5. This leak is now happening to my truck. I'm about to dive into it and fix it. Highly doubt GM will honor any type of assistance on this leak (out of warranty). When you have a water leak from rain or melting snow it has the potential to damage all sorts of electronic components that could ultimately play a major role toward the safety of the vehicles occupants, especially if water is leaking down the A-pillar to the floor board. An example would be if the water leak shorted out the fuse panel, maybe your windshield wipers go out in a downpour on the interstate. It all depends on how your truck was parked when the leak is happening. Many more examples like this are possible. Our Hyundai Santa Fe had a recall for a water leak that leaked into the headlight housing, the concern was it could short your lights while driving at night. I would think that the potential for a water leak on the interior of the Silverado/Sierra cabin would be a much more serious safety concern than what had been recalled for our Hyundai? I have underwear that are older than my truck is. You would think that the antenna/sunroof/3rd brake light seal would hold up better than 4 years? Anywho...chalk this up with the vacuum pump, condenser, and the shaking, (Insert) (Insert). My concern now is this. Say I fix this leak myself, and several weeks /months down the road I start having problems with my electronics from the oxidation caused by this leak. As I'm writing this right now, I'm starting to have really bad anxiety thinking of the potential problems this water leak is having on the components behind the steering column and dash. Just because we have water on the floor board, doesn't necessarily mean that all of the water has piled there. There's probably little puddles everywhere in the little crevasses behind the column and down to the carpet slowly oxidizing the wires and such... and you won't know this until several months down the road on a sunny day driving on the interstate with your wife and kids in the truck and suddenly your power steering goes out, other electronics inside start flashing in and out, and your truck just shuts down. While I'm a pretty avid DIY'er, I don't have the time or experience to take apart the entire dash to check for water damage. And being that it's out of warranty, there's no way I'm going to pay GM/dealership $3000 (hours of labor) to do this either. Taking into the dealership may fix your leak, but they sure as heck are not going to clean out all the wet electronics nor will they notice oxidation from the leak because it hasn't happened yet. So... what to do? (cough cough..which by the way I'm starting to see a lot of posts about electronics in the trucks crapping out.) GM will never allow these two issues be to be a cause and effect...we can shuffle that malarkey right into the wood chipper now. SMH. I love my truck, but sometimes I feel like we're all being taken for a ride, potentially a dangerous one. "...heartless, fat-ass, bug-eyed, stiff-legged, spotty-lipped, worm-headed sack of monkey shit he is! Hallelujah! Holy sh!t! Where’s the Tylenol? -Griswold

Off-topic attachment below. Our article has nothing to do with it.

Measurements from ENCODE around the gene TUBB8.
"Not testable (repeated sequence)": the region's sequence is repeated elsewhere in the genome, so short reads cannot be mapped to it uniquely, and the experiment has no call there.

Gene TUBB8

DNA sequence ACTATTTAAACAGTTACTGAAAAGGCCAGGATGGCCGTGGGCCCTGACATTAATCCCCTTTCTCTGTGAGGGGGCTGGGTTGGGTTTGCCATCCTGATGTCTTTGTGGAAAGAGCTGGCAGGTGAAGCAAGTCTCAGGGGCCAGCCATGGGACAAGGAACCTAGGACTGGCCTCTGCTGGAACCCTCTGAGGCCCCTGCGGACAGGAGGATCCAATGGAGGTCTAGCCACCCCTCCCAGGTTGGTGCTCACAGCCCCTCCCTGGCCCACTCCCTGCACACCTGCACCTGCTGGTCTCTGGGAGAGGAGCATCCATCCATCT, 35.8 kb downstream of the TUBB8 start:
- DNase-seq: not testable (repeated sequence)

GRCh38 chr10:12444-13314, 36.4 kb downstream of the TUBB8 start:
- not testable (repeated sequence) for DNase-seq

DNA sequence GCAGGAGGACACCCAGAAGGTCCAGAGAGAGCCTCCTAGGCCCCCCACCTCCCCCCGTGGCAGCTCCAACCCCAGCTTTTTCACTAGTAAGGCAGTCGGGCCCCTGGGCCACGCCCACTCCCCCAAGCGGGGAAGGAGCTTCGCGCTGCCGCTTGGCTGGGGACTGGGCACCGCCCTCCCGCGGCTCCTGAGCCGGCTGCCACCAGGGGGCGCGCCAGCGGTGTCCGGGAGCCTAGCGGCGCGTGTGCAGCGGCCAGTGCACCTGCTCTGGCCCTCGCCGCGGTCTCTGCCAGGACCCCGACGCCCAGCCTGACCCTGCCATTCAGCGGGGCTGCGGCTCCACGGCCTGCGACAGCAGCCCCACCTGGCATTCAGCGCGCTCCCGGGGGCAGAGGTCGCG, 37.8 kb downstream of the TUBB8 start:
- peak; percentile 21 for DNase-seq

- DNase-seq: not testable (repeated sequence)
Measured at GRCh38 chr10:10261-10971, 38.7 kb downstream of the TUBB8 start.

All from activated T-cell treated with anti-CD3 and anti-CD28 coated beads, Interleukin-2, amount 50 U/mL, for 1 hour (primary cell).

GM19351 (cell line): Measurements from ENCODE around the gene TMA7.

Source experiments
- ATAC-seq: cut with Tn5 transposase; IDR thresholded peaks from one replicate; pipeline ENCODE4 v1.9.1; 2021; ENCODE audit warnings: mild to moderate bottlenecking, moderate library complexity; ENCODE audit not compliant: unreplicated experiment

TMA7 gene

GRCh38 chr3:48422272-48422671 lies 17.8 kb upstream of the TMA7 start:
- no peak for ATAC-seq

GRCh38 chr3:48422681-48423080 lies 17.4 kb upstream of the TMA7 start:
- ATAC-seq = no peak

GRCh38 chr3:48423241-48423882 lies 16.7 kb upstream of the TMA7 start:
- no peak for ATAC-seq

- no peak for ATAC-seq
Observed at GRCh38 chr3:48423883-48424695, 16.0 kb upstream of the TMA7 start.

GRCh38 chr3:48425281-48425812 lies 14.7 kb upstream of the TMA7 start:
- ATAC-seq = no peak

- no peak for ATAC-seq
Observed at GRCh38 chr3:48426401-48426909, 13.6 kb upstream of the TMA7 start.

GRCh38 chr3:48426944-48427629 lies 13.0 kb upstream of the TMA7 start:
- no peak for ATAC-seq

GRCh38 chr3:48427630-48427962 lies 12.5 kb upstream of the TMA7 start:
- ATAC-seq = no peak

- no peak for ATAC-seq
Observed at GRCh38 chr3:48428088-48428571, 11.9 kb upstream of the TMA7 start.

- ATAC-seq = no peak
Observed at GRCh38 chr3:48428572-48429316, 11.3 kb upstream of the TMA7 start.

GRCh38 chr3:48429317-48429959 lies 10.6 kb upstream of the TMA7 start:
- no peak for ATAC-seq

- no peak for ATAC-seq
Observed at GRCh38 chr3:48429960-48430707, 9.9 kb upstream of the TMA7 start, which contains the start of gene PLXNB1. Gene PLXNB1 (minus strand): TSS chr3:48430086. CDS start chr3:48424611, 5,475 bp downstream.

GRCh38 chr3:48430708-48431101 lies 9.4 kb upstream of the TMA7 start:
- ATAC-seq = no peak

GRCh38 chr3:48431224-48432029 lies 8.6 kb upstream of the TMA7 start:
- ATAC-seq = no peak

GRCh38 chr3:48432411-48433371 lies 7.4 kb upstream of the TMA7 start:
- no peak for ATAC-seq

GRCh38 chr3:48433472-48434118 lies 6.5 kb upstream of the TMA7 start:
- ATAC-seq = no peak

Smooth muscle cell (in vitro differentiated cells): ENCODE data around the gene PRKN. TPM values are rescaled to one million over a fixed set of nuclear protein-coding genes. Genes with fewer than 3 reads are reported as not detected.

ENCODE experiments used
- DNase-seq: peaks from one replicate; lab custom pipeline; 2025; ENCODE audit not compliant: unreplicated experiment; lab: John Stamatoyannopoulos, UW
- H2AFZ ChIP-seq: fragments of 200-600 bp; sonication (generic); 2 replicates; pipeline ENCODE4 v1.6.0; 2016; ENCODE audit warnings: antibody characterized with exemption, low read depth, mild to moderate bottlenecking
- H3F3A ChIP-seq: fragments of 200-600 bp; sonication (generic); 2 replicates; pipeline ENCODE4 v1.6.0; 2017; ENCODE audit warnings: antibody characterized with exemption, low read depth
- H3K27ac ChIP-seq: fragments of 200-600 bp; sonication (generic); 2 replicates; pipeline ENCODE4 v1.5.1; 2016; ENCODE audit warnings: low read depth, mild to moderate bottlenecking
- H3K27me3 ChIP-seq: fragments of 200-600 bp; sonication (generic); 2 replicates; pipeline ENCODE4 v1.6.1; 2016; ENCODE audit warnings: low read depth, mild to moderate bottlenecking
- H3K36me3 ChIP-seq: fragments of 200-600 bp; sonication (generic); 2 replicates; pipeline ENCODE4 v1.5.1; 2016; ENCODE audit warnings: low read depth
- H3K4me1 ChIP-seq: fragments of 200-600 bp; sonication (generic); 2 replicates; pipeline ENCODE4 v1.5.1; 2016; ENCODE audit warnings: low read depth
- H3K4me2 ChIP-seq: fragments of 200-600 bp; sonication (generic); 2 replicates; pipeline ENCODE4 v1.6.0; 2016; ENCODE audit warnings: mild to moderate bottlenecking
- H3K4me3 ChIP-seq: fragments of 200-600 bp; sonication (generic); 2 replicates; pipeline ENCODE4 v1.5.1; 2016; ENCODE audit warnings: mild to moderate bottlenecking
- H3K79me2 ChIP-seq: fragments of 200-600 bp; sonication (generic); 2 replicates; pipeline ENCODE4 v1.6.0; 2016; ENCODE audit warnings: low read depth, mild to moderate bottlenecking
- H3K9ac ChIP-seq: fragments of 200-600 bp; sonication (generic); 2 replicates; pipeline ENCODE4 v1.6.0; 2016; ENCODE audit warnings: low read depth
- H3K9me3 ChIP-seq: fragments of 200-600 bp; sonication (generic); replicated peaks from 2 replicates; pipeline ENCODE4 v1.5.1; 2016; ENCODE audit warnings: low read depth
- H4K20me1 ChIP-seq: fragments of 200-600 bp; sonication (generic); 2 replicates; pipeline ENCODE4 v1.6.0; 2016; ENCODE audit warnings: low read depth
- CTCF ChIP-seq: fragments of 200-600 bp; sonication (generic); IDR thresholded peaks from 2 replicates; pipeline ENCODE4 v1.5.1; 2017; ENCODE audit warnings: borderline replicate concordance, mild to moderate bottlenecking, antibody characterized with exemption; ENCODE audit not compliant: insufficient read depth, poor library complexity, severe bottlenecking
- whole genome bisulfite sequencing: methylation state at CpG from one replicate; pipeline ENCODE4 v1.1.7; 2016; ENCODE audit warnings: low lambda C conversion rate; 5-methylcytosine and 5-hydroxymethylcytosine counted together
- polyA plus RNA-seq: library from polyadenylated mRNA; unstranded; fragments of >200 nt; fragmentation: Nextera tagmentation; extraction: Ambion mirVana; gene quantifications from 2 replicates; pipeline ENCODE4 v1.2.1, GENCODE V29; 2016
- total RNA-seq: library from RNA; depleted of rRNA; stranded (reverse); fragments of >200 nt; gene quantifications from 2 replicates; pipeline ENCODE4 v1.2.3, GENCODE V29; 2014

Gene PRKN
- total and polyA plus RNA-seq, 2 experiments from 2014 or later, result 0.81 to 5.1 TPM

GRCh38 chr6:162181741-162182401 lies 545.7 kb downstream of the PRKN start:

6. Yeah, 70 was the max. It was much better at 60. The difference, like you said, was huge. 1st time, I'm learning. Thanks
  7. It makes total sense now. It was certain confusion on my part. Honestly, I never knew those things were called "Slide Ins" but rather "Truck campers". You're right, with all the verbiage and cross use of the words "camper", Camper Trailer, RV, Toy Hauler, ...ect it has been a little confusing.
  8. Well, that would clear up a lot. lol That thought never even dawned on me. Thanks for clearing that up!